Silicon Valley Shake-Up: These Are the Next Top Tech Towns

The sky-high prices may explain why the number of folks moving to the region dropped by 27% from 2012 to 2015, according to the latest data from the think tank Joint Venture Silicon Valley.
“Silicon Valley is still the hub it’s always been,” says John Reed, senior executive director for the tech recruiting firm Robert Half Technology, headquartered in Menlo Park, CA. “There are other markets, though, that are bringing on tech professionals at a greater pace.”

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Data! That article is a great find.

I get the feeling that Silicon Valley is as good as it gets for America. The next big tech hub is going to be outside of America. If I had to pick a city, I would pick Shenzhen.


No one stays #1 forever. They key is when to change investment location based on the new trend. Also, I think a city moving from #15 to #5 could produce larger returns than #1 staying #1. Relative movement on the list is important.


This dude, at least, is bullish on Utah…

One of my prior companies had trouble retaining talent there. Salaries were going up 5-10% a year.

So, what happened? People left for the Great Northwest (your neck of the woods) or for The Mecca, which is the real Silicon Valley???

They were getting higher paying jobs in Utah.

Ok, I just thought the Motherland was beckoning them home…

Salt Lake is preferable to Seattle, etter weather, skiing and outdoor recreation

I would never move to Utah.
I worked for a company of which many high level executive members shared same religion and openly promote their religion to others.
It was eye opening experiece to me.
I think Utah will have trouble in attracting foreign born engineers.

Salt Lake has changed a lot in the 35 years I have been visiting. .It is actually a cosmopolitan city with great ethnic food…Less than 50% Mormon with a large gay and Latino population. …Plus the best snow in the World and 30 national parks within a days drive…perfect weather 6 months a year and world class skiing in 11 resorts the other 6 months…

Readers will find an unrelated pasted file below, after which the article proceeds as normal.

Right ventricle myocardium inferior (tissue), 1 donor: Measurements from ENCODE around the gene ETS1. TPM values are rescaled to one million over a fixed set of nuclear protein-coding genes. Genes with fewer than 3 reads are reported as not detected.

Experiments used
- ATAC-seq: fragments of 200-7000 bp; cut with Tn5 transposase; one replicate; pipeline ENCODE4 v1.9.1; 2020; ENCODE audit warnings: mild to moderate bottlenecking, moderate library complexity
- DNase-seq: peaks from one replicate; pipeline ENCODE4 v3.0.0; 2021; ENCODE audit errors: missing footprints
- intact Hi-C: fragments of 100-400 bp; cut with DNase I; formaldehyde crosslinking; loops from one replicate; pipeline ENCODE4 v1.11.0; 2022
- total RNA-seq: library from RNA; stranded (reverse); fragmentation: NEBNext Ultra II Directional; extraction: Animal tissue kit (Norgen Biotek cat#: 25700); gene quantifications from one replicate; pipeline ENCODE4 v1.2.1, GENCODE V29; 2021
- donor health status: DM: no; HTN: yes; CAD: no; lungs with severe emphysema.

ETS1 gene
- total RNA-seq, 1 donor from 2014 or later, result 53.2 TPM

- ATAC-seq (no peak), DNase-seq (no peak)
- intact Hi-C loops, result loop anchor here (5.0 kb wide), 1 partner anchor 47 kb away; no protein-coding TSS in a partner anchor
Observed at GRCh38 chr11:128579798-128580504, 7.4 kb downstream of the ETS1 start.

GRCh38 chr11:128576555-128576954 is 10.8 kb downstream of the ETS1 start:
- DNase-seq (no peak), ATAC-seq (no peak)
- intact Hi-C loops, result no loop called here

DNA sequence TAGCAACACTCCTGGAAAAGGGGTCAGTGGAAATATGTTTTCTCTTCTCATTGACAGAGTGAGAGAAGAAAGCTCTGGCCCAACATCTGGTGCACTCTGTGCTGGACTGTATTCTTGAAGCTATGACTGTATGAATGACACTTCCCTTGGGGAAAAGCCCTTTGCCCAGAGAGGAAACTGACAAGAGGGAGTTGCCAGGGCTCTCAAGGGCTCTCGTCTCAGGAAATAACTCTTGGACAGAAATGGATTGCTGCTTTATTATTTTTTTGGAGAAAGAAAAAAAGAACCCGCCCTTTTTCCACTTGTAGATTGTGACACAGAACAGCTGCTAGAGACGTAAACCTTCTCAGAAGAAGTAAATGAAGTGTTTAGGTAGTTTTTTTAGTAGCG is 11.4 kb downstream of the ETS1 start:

MSA is 2.4m similar to Sacramento.

Fewer than 50% of Salt Lake City’s residents are members of The Church of Jesus Christ of Latter-day Saints. This is a much lower proportion than in Utah’s more rural municipalities; altogether, LDS members make up about 62% of Utah’s population.[75]

The Rose Park and Glendale sections are predominantly Spanish-speaking with Hispanic and Latino Americans accounting for 60% of public school-children.[76] The Centro Civico Mexicano acts as a community gathering point for the Wasatch Front’s estimated 300,000 Latinos,[77] Mexican President Vicente Fox began his U.S. tour in the city in 2006.

Salt Lake City is home to a sizeable Bosnian American community of more than 8,000 residents. Most of them came to Salt Lake City during the Bosnian War in the 1990s.[78] The large Pacific Islander population, mainly Samoan and Tongan, is also centered in the Rose Park, Glendale, and Poplar Grove sectors. Most of Salt Lake City’s ethnic Pacific Islanders are members of the LDS Church[79] though various Samoan and Tongan-speaking congregations are situated throughout the Salt Lake area including Samoan Congregational, Tongan Wesleyan Methodist, and Roman Catholic. Just outside Salt Lake City limits, newer immigrant communities include Nepalis, and refugees of Karen origin from Myanmar (formerly Burma). Salt Lake City also has the third largest Sri Lankan community in the United States.[80]

Salt Lake City has been considered one of the top 51 “gay-friendly places to live” in the U.S.[81] The city is home to a large, business savvy, organized, and politically supported gay community. Leaders of the Episcopal Church’s Diocese of Utah,[82][83] as well as leaders of Utah’s largest Jewish congregation, the Salt Lake Kol Ami,[84] along with three elected representatives of the city identify themselves as gay. These developments have attracted controversy from socially conservative officials representing other regions of the state. A 2006 study by UCLA estimates approximately 7.6% of the city’s population, or almost 14,000 people, are openly gay or bisexual, compared to just 3.7%, or just over 60,000 people, for the metropolitan area as a whole.[85]

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I read that article on LA too. From the research, LA has the highest percent of in-state talent of any tech city.

I had a friend drive from San Diego to LA yesterday got up at 3:30 am …, Hit LA at 5;30. Bumper to bumper traffic through LA…impossible to get around down there… Takes 4 hrs to get through LA… insane

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